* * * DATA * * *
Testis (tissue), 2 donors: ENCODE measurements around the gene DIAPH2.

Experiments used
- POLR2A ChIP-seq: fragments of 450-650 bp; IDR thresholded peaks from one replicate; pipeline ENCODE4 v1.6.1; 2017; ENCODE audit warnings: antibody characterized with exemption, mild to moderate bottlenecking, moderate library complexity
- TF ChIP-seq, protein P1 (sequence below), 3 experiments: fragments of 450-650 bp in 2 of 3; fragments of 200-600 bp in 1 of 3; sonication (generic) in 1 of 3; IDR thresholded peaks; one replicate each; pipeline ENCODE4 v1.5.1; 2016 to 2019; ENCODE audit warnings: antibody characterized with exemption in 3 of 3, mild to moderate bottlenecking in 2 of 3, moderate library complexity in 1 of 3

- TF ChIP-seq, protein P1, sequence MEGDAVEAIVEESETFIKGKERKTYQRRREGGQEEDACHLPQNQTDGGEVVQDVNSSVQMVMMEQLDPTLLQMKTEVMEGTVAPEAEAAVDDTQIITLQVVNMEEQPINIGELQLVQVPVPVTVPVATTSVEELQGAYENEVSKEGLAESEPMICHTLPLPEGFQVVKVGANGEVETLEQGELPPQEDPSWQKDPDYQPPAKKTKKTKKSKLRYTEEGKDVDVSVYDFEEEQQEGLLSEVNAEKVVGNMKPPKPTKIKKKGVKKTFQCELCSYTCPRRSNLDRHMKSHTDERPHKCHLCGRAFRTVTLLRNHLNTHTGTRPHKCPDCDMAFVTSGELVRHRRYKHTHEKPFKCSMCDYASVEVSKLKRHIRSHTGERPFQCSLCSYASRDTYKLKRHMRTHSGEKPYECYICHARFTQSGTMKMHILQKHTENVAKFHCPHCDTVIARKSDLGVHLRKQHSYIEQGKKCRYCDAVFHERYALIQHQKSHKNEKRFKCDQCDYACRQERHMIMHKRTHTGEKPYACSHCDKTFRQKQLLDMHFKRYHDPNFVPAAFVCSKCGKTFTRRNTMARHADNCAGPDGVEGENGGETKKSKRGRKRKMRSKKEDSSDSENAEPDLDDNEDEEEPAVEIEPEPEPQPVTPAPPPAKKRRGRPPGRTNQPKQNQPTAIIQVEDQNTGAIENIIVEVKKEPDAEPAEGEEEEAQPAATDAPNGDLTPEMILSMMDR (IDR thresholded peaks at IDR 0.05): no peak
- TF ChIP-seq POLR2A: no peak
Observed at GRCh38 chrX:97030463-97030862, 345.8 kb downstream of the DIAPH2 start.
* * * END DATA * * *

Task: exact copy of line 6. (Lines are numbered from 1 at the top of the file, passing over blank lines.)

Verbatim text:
- TF ChIP-seq POLR2A: no peak